November 12, 2005
'Girlcott' Tells an Unexpected Tale in Various Shades of Gray By David
A remarkable story unfolded in this community this month, with implications
far deeper than even the brave principals in the event realized.
It was the successful "girlcott" of offensive Abercrombie & Fitch
T-shirts mounted by a group of young women who showed more character,
more intelligence and ultimately more ingenuity than the apparel
These protesters, part of the Women's & Girls Foundation of Southwest
Pennsylvania, took their indignation to the public, and before a
week was out they took it nationally. It's important to remember
that this is not your father's Abercrombie, which created the sort
of buttoned-down fashions you might have seen amid the raccoon coats
and the tailgate boola-boola of the Yale-Princeton game in the Coolidge
years and then, hours later, in evening wear under the Biltmore
clock. This is your twisted sister's Abercrombie, which once produced
thong underwear in children's sizes.
These young women got Abercrombie to admit that even the shameless
can be shamed, thereby learning a lesson. They proved, to start,
that brains are more powerful than breasts, thereby refuting the
credo printed on the most notorious of the T-shirts. They reminded
us all that an entity that thrives by publicity can also be destroyed
by publicity, a lesson that Paris Hilton and Terrell Owens regretfully
have yet to realize. And, if they were watching very carefully (and
given the sense of purpose and the abiding intelligence of the young
women involved, I suspect they were), they discovered something
important about contemporary political culture that most of their
adult parents, teachers and associates have missed.
The heroes of this piece are smart, driven, independent and, let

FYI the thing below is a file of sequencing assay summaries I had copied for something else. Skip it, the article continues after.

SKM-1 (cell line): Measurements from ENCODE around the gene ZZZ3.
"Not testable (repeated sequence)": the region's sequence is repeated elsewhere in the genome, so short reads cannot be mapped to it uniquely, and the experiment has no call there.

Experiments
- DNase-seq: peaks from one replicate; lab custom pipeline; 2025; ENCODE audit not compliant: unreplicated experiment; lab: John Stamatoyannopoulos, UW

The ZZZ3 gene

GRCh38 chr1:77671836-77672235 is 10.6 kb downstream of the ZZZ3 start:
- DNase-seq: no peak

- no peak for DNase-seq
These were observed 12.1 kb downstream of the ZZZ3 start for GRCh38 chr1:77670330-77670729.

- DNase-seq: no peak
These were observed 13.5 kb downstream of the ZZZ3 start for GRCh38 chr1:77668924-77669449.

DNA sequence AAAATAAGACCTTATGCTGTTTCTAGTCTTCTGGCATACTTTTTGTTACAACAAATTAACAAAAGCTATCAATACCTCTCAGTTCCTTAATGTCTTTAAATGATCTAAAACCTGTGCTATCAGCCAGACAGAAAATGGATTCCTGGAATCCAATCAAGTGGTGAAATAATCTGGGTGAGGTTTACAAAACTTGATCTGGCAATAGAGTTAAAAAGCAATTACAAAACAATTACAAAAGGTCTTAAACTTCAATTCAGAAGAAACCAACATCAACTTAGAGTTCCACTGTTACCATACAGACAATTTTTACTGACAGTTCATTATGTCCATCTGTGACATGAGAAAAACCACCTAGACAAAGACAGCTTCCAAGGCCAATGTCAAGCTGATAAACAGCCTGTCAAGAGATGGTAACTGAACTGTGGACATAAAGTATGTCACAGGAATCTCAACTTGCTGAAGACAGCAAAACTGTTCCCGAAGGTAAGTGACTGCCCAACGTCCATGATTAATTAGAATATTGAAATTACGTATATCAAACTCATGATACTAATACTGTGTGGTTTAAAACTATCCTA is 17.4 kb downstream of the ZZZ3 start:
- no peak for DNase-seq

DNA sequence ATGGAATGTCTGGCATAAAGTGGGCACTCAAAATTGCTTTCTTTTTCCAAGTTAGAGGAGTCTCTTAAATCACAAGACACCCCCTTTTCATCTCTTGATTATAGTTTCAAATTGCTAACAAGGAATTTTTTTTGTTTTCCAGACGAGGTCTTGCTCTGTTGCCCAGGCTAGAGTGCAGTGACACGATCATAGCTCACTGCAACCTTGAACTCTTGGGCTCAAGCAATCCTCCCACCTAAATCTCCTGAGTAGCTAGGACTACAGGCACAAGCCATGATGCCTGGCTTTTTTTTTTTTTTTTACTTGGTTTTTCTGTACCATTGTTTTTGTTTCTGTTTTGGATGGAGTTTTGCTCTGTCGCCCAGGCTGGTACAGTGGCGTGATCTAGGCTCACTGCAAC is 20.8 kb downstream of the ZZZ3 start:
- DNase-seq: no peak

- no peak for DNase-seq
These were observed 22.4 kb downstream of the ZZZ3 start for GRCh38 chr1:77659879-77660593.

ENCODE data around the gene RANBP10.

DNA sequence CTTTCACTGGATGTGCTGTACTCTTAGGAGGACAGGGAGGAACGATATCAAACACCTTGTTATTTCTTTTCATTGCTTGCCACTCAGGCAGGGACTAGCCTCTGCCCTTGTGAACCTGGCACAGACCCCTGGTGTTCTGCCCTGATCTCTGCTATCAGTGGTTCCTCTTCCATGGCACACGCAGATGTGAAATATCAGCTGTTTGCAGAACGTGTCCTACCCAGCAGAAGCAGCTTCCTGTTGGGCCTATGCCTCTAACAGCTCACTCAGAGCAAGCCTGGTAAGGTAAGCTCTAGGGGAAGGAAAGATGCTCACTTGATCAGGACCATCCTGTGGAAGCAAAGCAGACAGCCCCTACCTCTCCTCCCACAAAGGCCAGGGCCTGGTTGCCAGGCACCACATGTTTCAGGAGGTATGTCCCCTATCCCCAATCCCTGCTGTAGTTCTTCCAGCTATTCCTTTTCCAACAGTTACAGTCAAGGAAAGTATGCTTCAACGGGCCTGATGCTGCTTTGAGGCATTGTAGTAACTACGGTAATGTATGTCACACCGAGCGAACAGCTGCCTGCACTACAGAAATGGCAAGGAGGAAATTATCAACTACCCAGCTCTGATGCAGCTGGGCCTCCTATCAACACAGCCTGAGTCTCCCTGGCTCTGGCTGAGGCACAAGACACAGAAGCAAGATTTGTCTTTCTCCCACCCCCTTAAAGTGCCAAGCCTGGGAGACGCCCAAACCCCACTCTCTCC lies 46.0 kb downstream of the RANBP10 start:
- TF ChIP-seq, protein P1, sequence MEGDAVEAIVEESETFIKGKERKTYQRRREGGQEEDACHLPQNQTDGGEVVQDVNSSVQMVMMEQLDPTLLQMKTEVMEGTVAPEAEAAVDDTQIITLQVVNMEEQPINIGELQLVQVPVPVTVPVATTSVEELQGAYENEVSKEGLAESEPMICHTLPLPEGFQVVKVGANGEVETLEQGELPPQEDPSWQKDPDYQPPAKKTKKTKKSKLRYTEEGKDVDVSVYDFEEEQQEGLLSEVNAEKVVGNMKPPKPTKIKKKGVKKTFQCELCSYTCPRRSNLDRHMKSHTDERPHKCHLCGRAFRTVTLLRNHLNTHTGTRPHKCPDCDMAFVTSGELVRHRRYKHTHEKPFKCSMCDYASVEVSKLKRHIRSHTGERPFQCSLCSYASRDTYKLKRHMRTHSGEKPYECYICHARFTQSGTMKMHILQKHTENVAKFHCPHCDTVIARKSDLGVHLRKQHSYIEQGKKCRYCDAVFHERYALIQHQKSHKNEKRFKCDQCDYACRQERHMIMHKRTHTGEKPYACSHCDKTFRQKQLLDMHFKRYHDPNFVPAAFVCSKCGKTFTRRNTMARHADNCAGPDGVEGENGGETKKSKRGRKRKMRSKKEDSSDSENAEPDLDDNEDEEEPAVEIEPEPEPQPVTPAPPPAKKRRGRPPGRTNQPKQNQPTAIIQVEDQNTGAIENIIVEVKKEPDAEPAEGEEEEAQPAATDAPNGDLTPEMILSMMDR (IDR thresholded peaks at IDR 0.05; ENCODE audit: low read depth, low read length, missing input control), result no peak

it be said, liberal. (Let it also be said that those four words
are not mutually exclusive.) They were cheered on by their parents,
who tend to identify with those four words as well. But there's
more to the story.
The first prominent adult to rally to their side was someone they
never heard of, an Illinois state senator named Steve Rauschenberger.
They were delighted to win the support of someone with a big-time
title and, it might be added, someone who aspires to an even bigger
title. He's running for governor. But the Pittsburgh girls didn't
know that at first. They also probably didn't know that Mr. Rauschenberger
is a devout conservative. Or that he opposes abortion rights. Or
that he supports the rights of gun owners. Or that he opposes same-sex
marriage. Or that he supports school vouchers.
The only thing that is important in this episode, and the only thing
that is important in this column, is that on one issue Mr. Rauschenberger
and the Pittsburgh protesters found common ground. They found something
-- a very important something, it turns out -- to agree upon. There
are lots of ways to describe it, but here's one that is as good
as any: the dignity of women.
"There's a co-belligerency among these kinds of groups," says Michael